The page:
What is SEO and Why Do I Need It?


SEO stands for Search Engine Optimization, which is the practice of increasing the quantity and quality of traffic to your website through “organic” search engine results. Organic traffic is any traffic that you don’t have to pay for (as opposed to paid ads).

First, some SEO facts:

  • 93% of online experiences begin with a search engine (Search Engine Journal – 2019)
  • 87% of smartphone users use search engines at least once a day
  • With regards to Local SEO, 72% of consumers who perform a local search visit a store within 5 miles of their current location 
  • 87% of smartphone users use search engines at least once a day

How Does SEO Work?


All search engines (Google, Bing, Yahoo etc) have a “crawler” that goes out and gathers information about all the content they can find on the internet. 

When you enter a search into a search engine, the search engine uses an algorithm that evaluates a list of factors and voila, returns the page results that it believes best matches your search.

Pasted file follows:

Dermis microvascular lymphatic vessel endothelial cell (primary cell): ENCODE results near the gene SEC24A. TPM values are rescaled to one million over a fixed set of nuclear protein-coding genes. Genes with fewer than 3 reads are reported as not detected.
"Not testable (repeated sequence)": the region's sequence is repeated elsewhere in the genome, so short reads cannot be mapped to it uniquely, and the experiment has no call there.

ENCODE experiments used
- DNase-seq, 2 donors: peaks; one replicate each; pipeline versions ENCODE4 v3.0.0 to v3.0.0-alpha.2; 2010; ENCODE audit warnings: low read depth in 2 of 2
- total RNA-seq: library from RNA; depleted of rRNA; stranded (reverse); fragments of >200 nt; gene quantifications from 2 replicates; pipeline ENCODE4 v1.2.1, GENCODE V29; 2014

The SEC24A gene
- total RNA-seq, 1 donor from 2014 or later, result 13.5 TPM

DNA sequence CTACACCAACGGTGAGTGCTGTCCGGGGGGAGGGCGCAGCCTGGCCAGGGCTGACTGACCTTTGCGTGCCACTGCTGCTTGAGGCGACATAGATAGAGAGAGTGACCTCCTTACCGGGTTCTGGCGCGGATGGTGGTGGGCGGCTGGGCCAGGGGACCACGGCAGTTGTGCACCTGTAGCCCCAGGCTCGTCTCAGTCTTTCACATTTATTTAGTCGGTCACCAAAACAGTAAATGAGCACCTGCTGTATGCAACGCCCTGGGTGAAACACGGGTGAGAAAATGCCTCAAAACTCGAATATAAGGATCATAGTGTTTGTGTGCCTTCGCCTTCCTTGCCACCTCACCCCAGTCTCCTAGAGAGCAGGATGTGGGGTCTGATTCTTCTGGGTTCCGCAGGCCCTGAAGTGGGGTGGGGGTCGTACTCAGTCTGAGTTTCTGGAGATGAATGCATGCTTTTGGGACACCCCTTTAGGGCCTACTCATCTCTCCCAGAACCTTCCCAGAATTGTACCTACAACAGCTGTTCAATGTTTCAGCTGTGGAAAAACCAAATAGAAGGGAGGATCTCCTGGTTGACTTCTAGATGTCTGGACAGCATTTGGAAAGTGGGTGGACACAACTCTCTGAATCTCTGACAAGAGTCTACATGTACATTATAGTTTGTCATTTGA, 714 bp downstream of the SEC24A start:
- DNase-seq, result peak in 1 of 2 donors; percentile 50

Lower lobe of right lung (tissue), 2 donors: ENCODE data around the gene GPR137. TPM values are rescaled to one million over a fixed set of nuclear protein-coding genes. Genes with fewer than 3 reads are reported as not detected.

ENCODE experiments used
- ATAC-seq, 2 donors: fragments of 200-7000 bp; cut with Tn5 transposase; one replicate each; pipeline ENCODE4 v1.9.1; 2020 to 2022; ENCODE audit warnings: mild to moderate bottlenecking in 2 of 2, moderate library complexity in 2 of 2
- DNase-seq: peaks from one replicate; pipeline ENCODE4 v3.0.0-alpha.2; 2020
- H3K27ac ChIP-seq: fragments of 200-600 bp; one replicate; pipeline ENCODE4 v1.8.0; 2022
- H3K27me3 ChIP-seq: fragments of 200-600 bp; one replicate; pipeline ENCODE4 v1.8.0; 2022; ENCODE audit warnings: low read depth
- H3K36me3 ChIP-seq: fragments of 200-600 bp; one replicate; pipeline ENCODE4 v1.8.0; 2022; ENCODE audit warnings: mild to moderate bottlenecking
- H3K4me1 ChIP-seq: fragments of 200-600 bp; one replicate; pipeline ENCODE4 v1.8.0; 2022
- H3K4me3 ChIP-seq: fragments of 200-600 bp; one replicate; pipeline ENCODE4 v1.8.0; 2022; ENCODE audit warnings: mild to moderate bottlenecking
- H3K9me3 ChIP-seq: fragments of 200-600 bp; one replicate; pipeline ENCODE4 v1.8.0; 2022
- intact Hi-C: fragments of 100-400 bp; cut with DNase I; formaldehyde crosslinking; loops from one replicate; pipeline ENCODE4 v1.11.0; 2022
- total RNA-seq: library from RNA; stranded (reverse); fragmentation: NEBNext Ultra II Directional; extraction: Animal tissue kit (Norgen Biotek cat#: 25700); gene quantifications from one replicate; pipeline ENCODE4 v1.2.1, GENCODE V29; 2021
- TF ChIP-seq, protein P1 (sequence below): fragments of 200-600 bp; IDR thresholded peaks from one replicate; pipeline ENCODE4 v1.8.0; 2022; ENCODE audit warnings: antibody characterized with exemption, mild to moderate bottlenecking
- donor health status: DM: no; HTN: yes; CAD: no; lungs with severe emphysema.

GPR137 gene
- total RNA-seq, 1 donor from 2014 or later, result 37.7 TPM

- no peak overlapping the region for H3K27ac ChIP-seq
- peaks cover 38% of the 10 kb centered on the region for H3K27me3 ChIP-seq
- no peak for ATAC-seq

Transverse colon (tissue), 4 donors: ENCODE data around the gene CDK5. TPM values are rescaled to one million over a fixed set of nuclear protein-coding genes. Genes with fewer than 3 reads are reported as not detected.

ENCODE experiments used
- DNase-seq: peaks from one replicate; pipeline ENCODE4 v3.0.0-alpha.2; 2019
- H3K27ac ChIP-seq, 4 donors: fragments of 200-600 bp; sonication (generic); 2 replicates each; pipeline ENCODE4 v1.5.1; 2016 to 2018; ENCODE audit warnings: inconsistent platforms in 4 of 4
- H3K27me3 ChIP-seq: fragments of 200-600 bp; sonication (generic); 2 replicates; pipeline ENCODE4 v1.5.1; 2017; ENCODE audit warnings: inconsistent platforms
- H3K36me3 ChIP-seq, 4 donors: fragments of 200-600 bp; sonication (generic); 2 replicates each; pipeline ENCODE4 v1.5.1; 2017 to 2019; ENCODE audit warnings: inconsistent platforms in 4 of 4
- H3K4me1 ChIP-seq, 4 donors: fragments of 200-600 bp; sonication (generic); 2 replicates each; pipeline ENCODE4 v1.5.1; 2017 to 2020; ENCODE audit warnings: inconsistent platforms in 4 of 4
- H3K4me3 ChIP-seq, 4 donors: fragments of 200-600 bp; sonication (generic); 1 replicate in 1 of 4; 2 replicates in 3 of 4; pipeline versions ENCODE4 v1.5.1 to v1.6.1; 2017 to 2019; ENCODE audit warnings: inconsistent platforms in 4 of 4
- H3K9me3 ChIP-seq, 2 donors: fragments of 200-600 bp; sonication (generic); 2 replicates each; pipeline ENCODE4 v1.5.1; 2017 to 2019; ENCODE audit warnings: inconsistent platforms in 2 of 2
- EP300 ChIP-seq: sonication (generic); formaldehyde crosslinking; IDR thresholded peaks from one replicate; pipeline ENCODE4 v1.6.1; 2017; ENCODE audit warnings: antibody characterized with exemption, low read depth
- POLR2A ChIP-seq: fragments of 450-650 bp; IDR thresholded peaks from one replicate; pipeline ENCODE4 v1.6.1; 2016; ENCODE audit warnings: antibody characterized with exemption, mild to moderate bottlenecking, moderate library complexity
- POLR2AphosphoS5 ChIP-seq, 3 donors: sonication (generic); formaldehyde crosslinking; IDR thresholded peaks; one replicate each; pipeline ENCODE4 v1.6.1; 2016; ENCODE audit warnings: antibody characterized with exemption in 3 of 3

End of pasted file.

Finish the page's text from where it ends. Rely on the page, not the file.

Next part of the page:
Search engine algorithms change frequently and SEO tactics evolve in response to those changes. Google publishes its changes online and the SEO community tries to decipher how the changes will affect the site traffic (and potential revenue) of billions of websites.

What Does “Optimization” Mean?

People who write content for websites use SEO to help search engines see and understand what they’re writing about.

Content writers use a variety of tools and techniques to best “optimize” web pages and other content (like blogs) so that search engines will return those pages in their search results. The “holy grail” is to feature that page on the first page of results, which is why “ranking” on Google is so important.

Beyond the keywords (topics) used in content on a webpage and how they’re discussed, there are several non-keyword elements that can influence a page’s on-site optimization, such as:

Why is SEO so Important For A Small Business Website?  

The internet is a marketplace but not like any other for marketers. The old days of print ads in local papers have given